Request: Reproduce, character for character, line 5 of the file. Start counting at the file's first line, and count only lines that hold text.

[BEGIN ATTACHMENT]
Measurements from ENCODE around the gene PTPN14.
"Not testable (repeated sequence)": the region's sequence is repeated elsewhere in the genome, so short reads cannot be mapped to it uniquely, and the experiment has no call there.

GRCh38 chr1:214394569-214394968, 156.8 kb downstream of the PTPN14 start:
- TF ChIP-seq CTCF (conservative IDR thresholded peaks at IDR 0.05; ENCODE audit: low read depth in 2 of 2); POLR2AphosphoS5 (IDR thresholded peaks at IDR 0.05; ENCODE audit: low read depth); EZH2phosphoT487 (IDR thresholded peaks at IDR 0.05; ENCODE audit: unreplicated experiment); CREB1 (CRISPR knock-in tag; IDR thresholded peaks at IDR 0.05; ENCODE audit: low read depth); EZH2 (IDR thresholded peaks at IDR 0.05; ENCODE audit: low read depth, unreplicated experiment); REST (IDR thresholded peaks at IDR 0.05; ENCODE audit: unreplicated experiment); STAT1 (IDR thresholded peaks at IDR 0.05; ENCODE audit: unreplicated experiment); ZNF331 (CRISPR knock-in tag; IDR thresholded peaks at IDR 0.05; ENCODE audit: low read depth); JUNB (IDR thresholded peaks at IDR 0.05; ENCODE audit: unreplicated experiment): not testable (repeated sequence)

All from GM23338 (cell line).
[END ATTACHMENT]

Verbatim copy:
All from GM23338 (cell line).